Moldable Wood: Endless Possibilities

# Moldable Wood: Endless Possibilities

Angela Aguero

Forest Products Laboratory

December 14, 2021

The cover of Science magazine with the lead article on Moldable Wood.

Oct. 22, 2021, cover of Science Magazine

Do you remember learning origami as a kid?

From simple sheets of paper, you could create anything – flowers, animals, houses, furniture. The possibilities were endless.

Now think about what you could do with wood instead of paper – wood that is easily manipulated, but far stronger than paper.

Foldable, moldable, “origami” wood is now a reality – and it is ideal for 3-dimensional building materials, furnishings, and vehicular interiors, to name only some of the possibilities.

The article “Lightweight Strong Moldable Wood Via Cell Wall Engineering as a Sustainable Structural Material,” whose coauthors include Forest Products Laboratory research scientists, made the cover of Science Magazine this year. And the new technology is causing a sensation.

“In this work,” the article states, “we demonstrate how cell wall engineering can render wood foldable and moldable while simultaneously improving its mechanical properties – endowing wood with a structural versatility previously limited to plastics and metals.”

Junyong Zhu – or JY, as he is known among his colleagues – is a scientist at FPL who specializes in fiber and chemical sciences. One of his many research specialties includes the chemical modification of wood for advanced applications.

A close-up picture of a person's two fingers holding a small roll or rolled up wood.

A fully foldable wood veneer after cell engineering. Photo by FPL Fiber and Chemical Research Technician Rollie Gleisner, who also conducted delignification experiments in this study.

“The seemingly impossible task of molding solid wood is based on an understanding of fiber,” JY explained. “Hornification (increased hydrogen bonding) of delignified wood takes place after drying, making wood cells shrink. The partial reversibility of the hornification for mildly dried wood, after a ‘water shock’ to make the shrunken wood cells partially recover, results in easily foldable wood.

“Perhaps most remarkably, moldable wood is strong, due to its densification by drying,” added JY. Indeed, the article in Science features a photograph of a 3,500-pound hatchback sedan rolling over a molded wood structure – in this case, a honeycomb design, which emerges none the worse for wear.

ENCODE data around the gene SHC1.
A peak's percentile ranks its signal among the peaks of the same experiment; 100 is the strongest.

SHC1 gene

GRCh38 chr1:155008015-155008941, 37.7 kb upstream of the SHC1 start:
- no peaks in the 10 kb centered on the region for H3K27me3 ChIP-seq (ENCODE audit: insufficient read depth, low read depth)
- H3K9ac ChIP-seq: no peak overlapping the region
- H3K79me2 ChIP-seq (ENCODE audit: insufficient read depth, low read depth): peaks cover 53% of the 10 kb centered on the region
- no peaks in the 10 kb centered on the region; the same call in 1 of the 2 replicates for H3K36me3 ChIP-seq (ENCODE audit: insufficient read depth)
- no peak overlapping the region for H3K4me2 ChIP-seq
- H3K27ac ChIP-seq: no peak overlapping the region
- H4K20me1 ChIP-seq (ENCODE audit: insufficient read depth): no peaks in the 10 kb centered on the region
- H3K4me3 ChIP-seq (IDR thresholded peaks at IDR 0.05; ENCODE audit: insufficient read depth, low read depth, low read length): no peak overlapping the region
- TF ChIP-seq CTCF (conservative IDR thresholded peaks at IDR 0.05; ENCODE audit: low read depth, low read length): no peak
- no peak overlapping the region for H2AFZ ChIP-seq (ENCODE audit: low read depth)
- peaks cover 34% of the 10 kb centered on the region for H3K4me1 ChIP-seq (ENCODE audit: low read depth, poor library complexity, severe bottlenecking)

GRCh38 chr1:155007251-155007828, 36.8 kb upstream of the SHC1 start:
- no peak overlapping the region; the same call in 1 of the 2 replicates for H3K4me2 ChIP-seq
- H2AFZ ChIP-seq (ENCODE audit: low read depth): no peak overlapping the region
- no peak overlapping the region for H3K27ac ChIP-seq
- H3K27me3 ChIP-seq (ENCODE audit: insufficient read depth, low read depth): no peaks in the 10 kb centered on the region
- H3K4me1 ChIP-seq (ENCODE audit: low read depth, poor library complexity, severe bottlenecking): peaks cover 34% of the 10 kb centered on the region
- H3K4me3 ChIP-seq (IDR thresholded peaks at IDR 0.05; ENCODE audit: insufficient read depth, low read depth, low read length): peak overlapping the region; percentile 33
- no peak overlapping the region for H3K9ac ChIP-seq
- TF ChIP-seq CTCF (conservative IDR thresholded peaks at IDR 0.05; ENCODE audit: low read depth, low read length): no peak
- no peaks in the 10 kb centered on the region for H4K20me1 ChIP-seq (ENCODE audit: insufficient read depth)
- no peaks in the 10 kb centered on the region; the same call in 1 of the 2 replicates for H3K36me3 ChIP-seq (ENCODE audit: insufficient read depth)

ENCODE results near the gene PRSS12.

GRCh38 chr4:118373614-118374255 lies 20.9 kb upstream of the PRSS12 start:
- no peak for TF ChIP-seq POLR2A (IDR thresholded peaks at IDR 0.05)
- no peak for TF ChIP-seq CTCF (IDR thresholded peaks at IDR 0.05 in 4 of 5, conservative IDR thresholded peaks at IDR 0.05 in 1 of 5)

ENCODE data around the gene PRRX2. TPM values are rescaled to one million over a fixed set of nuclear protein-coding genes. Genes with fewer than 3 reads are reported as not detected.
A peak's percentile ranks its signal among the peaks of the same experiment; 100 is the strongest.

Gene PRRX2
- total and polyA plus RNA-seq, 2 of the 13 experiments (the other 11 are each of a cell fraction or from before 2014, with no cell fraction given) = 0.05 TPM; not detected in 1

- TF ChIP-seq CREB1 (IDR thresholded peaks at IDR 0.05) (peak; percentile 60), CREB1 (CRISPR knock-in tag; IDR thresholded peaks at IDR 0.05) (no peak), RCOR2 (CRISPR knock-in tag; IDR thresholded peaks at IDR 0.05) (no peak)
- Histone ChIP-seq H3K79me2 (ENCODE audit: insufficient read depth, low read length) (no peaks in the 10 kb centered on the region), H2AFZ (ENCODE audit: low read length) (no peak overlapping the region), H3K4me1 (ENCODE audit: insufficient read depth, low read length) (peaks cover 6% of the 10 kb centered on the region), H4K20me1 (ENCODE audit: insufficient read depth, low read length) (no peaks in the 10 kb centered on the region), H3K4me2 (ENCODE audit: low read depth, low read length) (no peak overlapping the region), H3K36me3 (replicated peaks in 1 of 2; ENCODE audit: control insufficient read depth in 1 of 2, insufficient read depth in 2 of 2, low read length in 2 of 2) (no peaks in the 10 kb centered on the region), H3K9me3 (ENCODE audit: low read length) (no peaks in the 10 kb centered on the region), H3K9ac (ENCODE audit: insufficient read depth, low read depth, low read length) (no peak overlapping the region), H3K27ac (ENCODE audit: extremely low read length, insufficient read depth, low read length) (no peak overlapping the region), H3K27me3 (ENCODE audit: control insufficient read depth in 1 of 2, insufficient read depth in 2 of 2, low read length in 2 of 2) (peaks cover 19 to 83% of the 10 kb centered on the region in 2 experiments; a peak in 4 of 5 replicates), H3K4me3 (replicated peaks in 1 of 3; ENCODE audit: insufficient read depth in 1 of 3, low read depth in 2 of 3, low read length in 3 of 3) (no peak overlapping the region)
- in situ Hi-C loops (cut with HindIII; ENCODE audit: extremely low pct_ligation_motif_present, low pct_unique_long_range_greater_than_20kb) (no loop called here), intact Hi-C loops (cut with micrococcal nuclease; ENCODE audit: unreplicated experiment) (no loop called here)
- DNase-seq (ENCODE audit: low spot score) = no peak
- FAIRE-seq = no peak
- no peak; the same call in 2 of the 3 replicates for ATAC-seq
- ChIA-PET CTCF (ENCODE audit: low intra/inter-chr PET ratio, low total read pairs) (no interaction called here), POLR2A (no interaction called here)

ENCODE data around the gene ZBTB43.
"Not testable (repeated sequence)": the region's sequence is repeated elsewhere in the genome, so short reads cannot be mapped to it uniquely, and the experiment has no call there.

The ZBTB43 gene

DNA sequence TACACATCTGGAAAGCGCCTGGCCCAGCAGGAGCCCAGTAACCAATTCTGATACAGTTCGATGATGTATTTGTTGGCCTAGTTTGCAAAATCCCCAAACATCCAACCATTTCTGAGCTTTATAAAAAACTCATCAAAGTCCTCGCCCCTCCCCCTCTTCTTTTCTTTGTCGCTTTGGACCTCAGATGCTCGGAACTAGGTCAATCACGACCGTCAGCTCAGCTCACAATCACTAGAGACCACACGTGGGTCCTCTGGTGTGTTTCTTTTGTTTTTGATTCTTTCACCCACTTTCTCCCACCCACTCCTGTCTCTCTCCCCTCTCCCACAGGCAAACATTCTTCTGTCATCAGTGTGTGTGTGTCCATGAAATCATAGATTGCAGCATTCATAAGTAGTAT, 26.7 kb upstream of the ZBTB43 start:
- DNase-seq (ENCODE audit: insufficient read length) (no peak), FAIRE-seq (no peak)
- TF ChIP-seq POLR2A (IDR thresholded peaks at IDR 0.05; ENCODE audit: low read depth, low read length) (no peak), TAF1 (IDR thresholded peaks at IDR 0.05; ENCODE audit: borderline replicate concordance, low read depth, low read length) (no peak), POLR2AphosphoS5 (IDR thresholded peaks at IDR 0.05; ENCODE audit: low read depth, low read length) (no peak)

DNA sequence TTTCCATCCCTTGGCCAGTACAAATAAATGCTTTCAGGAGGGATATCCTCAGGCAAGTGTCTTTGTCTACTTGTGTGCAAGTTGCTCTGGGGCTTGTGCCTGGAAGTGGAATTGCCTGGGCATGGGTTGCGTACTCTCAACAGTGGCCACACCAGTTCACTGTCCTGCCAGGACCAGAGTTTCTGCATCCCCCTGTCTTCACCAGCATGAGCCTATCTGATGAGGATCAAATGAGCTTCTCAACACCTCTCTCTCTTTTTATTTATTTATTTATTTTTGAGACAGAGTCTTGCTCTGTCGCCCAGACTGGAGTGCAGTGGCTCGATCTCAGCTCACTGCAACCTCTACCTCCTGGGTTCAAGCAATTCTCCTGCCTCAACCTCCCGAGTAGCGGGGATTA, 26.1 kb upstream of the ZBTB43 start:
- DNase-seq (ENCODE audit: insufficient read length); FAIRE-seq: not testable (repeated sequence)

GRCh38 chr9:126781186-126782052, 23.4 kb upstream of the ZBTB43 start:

The beauty and warmth of wood, in contrast to plastic and metal, are appealing to human sensibilities. At the same time, wood is environmentally friendly on many levels.

Wood, of course, is inherently sustainable. Its use stores carbon and does not release it into the atmosphere nor produce polluting waste, in contrast to the processing of metal and plastic materials. With this new moldable technology, we will be able to replace these less-desirable materials and use more wood in our daily lives.

A picture showing a roll of rolled up wood on a grid-like background.

Densified beechwood veneer rolled over aluminum rod mandrel. Photo by Marco Lo Ricco.

The final products of moldable wood are resistant to humidity and fungus.

Here is where Microbiologist Vina Yang, who works on the durability and wood protection research team at Forest Products Laboratory, comes in. “My work on this paper was focused on fungal degradation on 3D wood to ascertain its durability and sustainability,” said Vina. “Any type of modified wood product involves the study of its properties, how to protect wood from fungal decay, or how recyclable the product is. This 3D-engineered wood is durable and less degradable by decay fungi than natural wood.”

Tasked with developing structural applications for the reconstituted wood materials of this research, Forest Products Laboratory Research General Engineer Marco Lo Ricco formed densified beechwood and birchwood veneers into a laminated tube and corrugated decking.

“The dense packing of cellulose fibers makes this material stiff, like an aluminum alloy, but with less thermal heat transfer,” says Marco.

While creating prototypes, Marco observed many manufacturing challenges and opportunities. “For example,” he explained, “veneers must be formed wet; therefore, shrinkage must be controlled while setting the laminating adhesives. Also, the differences in stiffness and strength are relative to parallel and perpendicular fiber directions and are more accentuated than untreated wood veneers.”

A picture of folded wood

Densified birchwood veneer hot-pressed into corrugated decking using aqueous phenolic adhesive. Photo by Marco Lo Ricco.

Based on this unique formability and high stiffness, Marco is investigating ways to manufacture 3D building components in order to advance the use of wood materials for specialized building applications that value high stiffness, shallow member sizes, and reduced thermal bridging between interior and exterior spaces.

By reimaging wood properties, the versatility of fabrication wi